6. For Sage, Distillery was the perfect starter club. Part-timers who had fallen from grace in the Northern Irish game some years past, they still took almost unreasonable pride in their accomplishments. They had a European pedigree, albeit one that was basically fifty years old. They had once played Benfica, in the preliminaries of the 1962 European Cup, and had somehow managed a 3-3 draw in the home leg. Away, though, was a different story and the tie was lost 8-3 on aggregate. Seven years later, they faced Barcelona in the first round of the 1971 Cup-Winners Cup. They got an idea of how the Hindenburg’s passengers must have felt in a 7-1 aggregate loss in a competition that was eventually won by Rangers. But since then, it had been dry, dry, dry, which is always bad for a Distillery. They were relegated out of the top flight in 2013 and had never come close to getting back. They had won the Irish Cup twelve times, but not since 1971, which put them into the tie against Barcelona. They had won the Irish premier league six times, but not since 1962. They were fourteen times winners of the County Antrim Shield, with a 97-year span from the first victory in 1888 to the most recent, in 1985. They were proud, but they were dormant. There were longtimers in the area who wanted to see that change – but unfortunately, they didn’t have money, so the part-time club that had once graced the heights of the Northern Irish game was now much closer to a bottom-feeder. And that stuck in every Distillery fan’s craw. That said, there evidently weren’t many of them. That first season, the team averaged a turnout of about 150 fans per game. The club was hemorrhaging money even paying part-time salaries. Sage had been careful with his money as a player and so wasn’t in need of a huge salary, but he had to be talked out of donating his salary back to the club by its chairman as a matter of club pride. In exchange for that expression of pride, Sage gave Distillery everything he had. He didn’t believe in a lot of swanning about at this level, so most of the time he kept it simple – 4-4-2 with attack-minded wingers, well-conditioned players and a requirement of every player to be willing to pressure the ball wherever it was found. It wasn’t long before Sage and his team figured out who wanted to play and who didn’t in their league, the Bluefin Sport Premier Intermediate, which to Sage was simply a fancy way of saying “third tier”. “We won’t be outworked by anyone,” Sage promised his players in their first team meeting. “None of us want to be in this league and I see no reason why after this season is over, any of us should be.” As such, Sage’s team swept seven friendlies and won its first three competitive games before falling 1-0 to Coleraine in the Bet McLean Cup second round. Thus inspired, it was a calendar month before they lost again, winning five and drawing one before losing 2-1 at home to Newington in the club’s first league loss in five starts. In the meantime, there were cup runs to consider. The County Antrim Shield, not won by a Distillery team for 35 years, had been identified as a priority target by the club’s board. Knockbreda and Newington were the club’s first two victims in that competition, falling to some inspired play by Sage’s men. That put them into the semi-final, where they fell 3-1 to Premier League opposition Larne in a game at Windsor Park that drew about fifteen times the usual attendance for a Distillery game. The board appreciated the cut from gate even if they hadn’t appreciated the result, and it was then on to bigger things. The Steel and Sons Cup was next, and Sage’s men fared better. Dunloy and Ballymena Reserves fell easily to Distillery, and they had dismissed Ballymoney United 3-0 in the match before falling to Larne. By now cruising in the league, Sage could devote other resources to the cups. Even though the board had not identified Steel and Sons as important, Sage had because he wanted his players to get used to the idea of striving for something every time they took the pitch. As November arrived, Police Service of Northern Ireland, or PSNI, stood both a league up on Distillery and squarely athwart their road to the final. But in perhaps their best game of the season, Sage’s men stood tall in a 2-1 win that allowed the club to reach a cup final for the first time in God only knew how long. With Banbridge now providing the only serious opposition to a league title walkover, Distillery received a gut punch by going out of the Irish Cup in the fourth round on penalties to league rival Bangor on 7th December. That led to the first serious friction between Sage and the board – they had let him know that an exit at that stage was unacceptable even for part-timers – and the players, who already liked and admired their manager, were determined to bail him out. On Christmas Day, Distillery overwhelmed non-league Coagh United 5-2 to win the Steel and Sons Cup for the first time in 108 years. Yes, it was a diddy cup, but it was silverware and the feeling of winning it was the same as for any other -- for the time being. But by then the team’s lead in the league, which had been as high as ten points, began to melt as the trials of a long season started to take their toll on part-time players. A 3-1 crash at Banbridge in late February reduced the lead to two points, which made Distillery’s exit from the Intermediate Cup a welcome occurrence. In the six weeks from the middle of January to the end of February, Distillery managed just one point in the league. Banbridge was coming on strong and when the league took a break in early March, Sage scheduled two friendlies which he hoped would build confidence. Abbey Villa and Derry City provided no serious opposition, and a tidy 1-0 over Arragh at New Grosvenor Park meant the team needed only a draw at Tobermore United on the last day to wrap up the title. In the finest interests of doing just enough to get the job done, that’s exactly what Distillery did, in a 1-1 draw that enabled them to finish 12-4-4 in the league, two points clear of Banbridge – and up to the second tier. # # #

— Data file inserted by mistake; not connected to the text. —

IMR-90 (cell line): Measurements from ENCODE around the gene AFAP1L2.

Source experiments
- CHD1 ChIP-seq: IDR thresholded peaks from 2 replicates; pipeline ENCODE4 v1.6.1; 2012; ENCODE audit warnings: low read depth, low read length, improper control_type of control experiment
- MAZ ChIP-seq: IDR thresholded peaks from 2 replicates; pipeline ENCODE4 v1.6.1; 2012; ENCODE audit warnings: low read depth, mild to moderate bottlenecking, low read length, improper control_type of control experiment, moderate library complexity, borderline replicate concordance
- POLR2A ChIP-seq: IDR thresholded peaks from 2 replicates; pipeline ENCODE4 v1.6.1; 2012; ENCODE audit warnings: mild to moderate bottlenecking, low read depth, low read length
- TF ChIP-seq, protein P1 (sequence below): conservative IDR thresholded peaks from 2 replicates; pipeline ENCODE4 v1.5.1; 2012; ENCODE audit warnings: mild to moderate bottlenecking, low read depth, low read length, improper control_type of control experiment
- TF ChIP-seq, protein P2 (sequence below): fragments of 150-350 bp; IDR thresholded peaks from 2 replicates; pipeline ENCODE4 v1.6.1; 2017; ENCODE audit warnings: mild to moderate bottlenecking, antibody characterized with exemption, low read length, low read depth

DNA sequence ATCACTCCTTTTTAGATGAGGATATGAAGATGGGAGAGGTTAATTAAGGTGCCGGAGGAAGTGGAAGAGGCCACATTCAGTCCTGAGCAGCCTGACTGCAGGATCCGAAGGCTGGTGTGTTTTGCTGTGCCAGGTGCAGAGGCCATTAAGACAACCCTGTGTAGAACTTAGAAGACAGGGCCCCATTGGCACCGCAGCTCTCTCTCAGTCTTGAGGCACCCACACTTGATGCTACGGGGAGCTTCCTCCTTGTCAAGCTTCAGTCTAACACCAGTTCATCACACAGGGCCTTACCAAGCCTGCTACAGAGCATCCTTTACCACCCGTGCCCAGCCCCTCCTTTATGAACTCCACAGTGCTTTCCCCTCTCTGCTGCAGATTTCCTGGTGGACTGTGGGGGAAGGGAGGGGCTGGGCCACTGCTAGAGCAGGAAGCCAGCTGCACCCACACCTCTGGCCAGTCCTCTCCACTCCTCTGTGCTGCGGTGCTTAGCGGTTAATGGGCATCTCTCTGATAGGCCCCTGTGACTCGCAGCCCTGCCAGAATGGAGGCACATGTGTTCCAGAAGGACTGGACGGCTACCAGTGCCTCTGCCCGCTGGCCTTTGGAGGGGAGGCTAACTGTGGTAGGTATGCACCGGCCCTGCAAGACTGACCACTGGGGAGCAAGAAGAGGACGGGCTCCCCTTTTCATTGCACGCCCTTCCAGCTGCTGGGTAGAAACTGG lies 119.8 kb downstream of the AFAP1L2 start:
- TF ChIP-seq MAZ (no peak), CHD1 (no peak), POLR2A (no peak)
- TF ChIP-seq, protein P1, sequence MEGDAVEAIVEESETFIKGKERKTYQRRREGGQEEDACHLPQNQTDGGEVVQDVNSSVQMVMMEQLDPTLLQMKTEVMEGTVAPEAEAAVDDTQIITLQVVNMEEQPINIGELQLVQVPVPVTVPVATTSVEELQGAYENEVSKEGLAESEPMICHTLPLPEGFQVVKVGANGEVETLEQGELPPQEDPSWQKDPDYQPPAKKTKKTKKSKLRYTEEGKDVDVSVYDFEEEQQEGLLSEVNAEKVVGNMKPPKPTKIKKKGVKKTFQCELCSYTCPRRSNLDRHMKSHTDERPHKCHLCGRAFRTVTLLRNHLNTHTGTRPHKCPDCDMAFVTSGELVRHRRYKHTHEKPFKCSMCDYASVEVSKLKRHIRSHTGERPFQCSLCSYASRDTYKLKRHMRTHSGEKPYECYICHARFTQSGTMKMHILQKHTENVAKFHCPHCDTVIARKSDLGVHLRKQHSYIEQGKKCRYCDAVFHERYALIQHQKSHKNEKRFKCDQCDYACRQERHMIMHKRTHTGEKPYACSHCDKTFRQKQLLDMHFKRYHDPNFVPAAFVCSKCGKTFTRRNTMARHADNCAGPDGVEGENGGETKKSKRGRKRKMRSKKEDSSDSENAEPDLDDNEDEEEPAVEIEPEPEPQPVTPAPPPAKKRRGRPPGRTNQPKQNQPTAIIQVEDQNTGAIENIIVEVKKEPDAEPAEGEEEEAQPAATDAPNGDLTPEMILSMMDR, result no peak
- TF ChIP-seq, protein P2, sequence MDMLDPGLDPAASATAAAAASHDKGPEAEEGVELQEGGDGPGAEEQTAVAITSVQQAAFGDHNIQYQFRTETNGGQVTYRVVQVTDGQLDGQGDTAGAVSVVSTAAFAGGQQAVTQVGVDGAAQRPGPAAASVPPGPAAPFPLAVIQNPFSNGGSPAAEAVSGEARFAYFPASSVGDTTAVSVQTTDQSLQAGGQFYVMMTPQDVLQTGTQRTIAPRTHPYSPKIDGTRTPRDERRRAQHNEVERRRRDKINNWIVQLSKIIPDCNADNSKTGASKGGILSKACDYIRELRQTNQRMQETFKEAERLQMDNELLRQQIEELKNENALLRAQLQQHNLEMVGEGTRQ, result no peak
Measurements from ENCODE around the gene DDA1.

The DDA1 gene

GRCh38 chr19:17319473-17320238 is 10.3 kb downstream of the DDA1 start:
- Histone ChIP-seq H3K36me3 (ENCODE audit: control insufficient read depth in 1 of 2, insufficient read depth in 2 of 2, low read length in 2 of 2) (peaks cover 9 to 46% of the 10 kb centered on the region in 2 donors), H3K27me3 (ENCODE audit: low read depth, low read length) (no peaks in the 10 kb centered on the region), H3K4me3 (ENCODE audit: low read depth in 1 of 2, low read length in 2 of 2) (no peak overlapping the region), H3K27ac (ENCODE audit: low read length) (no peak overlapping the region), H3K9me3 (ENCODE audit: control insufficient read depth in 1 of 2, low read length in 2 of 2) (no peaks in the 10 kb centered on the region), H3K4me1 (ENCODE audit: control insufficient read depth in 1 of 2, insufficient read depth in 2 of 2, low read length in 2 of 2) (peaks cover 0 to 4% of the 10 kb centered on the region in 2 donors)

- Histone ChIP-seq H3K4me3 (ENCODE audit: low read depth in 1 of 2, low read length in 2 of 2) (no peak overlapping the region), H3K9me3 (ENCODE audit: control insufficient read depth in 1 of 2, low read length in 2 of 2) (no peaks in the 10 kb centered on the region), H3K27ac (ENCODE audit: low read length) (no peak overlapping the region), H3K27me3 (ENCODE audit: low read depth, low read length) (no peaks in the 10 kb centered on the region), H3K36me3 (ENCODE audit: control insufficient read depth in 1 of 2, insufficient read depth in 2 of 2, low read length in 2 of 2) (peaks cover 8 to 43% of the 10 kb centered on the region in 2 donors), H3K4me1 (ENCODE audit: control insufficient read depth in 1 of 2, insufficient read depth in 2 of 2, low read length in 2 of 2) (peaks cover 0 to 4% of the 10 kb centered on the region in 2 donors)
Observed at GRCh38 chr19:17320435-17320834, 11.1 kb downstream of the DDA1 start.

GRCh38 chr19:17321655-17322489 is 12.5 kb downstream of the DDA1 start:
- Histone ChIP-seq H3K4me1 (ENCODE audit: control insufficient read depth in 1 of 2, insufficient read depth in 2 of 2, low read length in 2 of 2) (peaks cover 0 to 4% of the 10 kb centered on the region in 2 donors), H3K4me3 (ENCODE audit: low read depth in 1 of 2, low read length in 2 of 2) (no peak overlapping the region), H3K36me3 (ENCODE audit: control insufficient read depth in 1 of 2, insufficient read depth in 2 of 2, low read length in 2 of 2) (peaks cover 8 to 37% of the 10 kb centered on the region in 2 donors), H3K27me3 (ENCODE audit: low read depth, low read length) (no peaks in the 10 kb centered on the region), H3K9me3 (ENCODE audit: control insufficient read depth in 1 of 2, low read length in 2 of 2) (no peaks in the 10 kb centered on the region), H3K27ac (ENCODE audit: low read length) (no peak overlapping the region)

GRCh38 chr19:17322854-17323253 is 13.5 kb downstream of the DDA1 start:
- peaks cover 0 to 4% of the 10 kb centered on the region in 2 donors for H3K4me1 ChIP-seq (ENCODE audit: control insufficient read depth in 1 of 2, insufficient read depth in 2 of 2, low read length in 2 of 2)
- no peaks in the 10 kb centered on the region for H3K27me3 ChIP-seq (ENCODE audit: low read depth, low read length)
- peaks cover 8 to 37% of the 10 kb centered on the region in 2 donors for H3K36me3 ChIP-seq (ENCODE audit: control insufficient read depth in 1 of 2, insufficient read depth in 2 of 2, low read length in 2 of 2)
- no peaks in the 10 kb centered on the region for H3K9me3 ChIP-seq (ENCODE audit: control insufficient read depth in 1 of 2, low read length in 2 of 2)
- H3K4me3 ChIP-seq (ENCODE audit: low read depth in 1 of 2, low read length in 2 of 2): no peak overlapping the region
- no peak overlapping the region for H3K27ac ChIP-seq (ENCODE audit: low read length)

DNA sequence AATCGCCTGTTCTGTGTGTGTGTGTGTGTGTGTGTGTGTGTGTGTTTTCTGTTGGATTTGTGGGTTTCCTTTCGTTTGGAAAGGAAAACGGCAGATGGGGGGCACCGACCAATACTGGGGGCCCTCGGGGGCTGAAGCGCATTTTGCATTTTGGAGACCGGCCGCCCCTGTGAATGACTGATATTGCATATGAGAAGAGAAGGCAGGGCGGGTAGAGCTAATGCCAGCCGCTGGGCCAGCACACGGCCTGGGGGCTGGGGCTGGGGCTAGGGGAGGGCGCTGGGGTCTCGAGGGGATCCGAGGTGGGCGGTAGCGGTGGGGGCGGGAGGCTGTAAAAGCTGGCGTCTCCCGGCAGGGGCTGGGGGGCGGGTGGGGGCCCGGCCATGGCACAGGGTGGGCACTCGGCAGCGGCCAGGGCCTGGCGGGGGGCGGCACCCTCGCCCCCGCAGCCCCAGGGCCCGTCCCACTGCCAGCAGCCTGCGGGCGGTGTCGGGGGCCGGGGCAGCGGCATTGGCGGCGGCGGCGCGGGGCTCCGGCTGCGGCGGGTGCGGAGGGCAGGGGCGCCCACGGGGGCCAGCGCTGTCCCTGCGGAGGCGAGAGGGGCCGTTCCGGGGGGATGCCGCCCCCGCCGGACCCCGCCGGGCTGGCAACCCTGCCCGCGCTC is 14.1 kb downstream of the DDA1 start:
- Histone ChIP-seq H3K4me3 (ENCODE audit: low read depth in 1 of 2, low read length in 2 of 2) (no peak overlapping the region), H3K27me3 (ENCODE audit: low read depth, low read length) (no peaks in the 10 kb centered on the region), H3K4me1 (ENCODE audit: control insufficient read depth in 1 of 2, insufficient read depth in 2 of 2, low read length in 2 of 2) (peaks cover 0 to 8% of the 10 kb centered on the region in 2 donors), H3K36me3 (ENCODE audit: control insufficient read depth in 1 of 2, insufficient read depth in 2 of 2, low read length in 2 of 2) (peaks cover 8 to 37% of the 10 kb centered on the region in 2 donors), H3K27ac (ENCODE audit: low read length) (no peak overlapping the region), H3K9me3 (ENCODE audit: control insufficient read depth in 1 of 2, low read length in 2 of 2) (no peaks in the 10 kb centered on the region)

7. Late to the Game Sage Morison figured that making up for lost time could be easy, or it could be hard. Impossibly hard. But then, life itself could be easy or hard. His hometown of Gorelston-on-Sea was living proof. Some folks said the name was a derivative of “Girls Town” and appears as Gorlestuna in William the Conqueror’s “Domesday Book” of 1086. It was a fishing town in medieval times, but once the supply of herring dried up, so did that industry. Since Edwardian times, Gorelston had been a tourist town. The people there had adapted over time. Sage wouldn't have dreamed of being the exception to the rule. He was a Norfolk lad, born and bred. He grew up supporting Norwich City, which is a bit like saying you grew up supporting Peter Pettigrew from the point of view of your heartstrings, but had played his entire career with Peterborough. It had been a good career, ended due to arthritis in an ankle broken against Northampton Town in a League Cup game in 2011. At age 36, with fifteen years in the Peterborough colors now over, he had to decide what to do with his life. He couldn’t even play in his own testimonial, which to him was highly annoying. He was bitter. He knew that feeling was selfish, but he indulged that selfishness for nine long years. It led to the creation of a vacuum in his life that wasn’t entirely self-destructive but as the young folk would say, he wasn’t living his best life, either. In the end, he had to admit this much to himself: Sage was looking for a reason to fall in love with the game again. Its absence in his life had proven too great. Having started his badges while an active player, he had let them lie dormant as a reward for all his hard work. His first step was to restart his work. His second was to try to find a club that would have him. He wanted to coach. He wanted to try to bring along young players and above all he wanted to find a group of people be could motivate. But he was 45 years old, long in the tooth to get into the business. He didn’t have a lot of time to make the mark he wanted to make. Once the job finally came, it wasn’t in England. Lisburn Distillery started Sage Morison’s journey back into the sport he loved – but he was late to the game. Author’s notes: FM20, major European nations loaded. Norn Iron, here we come. # # #
  8. One of the fun things about FMS to share ... Partick Thistle board chair Jacqui Low and I now follow each other on Twitter. Would never have happened without that story or this place.
  9. This is what I love about your style, Dave. You are very good with a turn of phrase. Makes for very enjoyable reading.
  10. I don't know about anyone else, but this got my attention.
  11. This is a wonderful start to a very well-written opening. Well done! I like that you are willing to take on character development of a manager (but then given my history and writing style, that should not come as a surprise). Will be watching -- keep it up!
  12. Just sitting down to this tale but I know what I'm likely to find. And that's a good thing.
  13. As always, a strong effort from the Mod. Well done, sir and good luck this season!